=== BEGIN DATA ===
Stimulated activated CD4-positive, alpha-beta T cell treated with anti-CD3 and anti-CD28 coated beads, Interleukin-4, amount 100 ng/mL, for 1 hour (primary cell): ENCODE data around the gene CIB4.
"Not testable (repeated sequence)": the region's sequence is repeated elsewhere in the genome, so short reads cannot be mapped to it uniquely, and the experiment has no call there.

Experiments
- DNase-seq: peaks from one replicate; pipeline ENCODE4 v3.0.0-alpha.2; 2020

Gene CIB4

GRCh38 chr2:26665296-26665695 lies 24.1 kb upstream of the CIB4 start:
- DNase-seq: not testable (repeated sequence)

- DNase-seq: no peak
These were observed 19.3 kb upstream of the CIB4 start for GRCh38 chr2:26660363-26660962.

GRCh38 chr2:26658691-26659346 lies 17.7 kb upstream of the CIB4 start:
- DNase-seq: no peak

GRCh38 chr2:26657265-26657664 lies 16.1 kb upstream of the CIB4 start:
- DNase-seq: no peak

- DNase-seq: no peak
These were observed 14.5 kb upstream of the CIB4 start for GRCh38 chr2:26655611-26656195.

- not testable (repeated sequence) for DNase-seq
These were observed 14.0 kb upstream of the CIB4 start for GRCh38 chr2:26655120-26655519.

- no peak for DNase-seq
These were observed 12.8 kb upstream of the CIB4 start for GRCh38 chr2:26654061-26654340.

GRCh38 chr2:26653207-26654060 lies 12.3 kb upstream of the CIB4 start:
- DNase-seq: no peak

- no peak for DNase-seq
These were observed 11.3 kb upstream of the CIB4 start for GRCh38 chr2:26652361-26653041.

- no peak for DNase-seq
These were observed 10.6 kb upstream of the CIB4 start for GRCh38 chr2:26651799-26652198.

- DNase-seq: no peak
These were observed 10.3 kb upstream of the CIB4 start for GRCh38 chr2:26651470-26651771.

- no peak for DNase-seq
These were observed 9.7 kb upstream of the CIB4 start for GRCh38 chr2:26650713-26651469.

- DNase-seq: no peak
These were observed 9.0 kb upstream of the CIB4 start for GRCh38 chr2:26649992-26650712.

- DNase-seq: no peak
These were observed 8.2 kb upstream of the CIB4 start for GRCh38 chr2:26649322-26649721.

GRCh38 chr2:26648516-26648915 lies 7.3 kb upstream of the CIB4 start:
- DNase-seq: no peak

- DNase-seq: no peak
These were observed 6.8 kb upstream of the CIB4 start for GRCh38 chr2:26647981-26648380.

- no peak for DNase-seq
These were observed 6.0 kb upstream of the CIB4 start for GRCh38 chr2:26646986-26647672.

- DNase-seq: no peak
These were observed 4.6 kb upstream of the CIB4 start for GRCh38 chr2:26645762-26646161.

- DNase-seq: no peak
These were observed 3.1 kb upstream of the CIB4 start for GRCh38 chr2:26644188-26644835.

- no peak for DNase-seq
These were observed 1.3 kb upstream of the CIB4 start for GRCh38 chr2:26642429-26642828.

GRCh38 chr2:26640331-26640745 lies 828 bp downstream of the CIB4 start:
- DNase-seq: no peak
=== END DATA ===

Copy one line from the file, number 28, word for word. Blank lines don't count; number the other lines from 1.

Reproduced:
- no peak for DNase-seq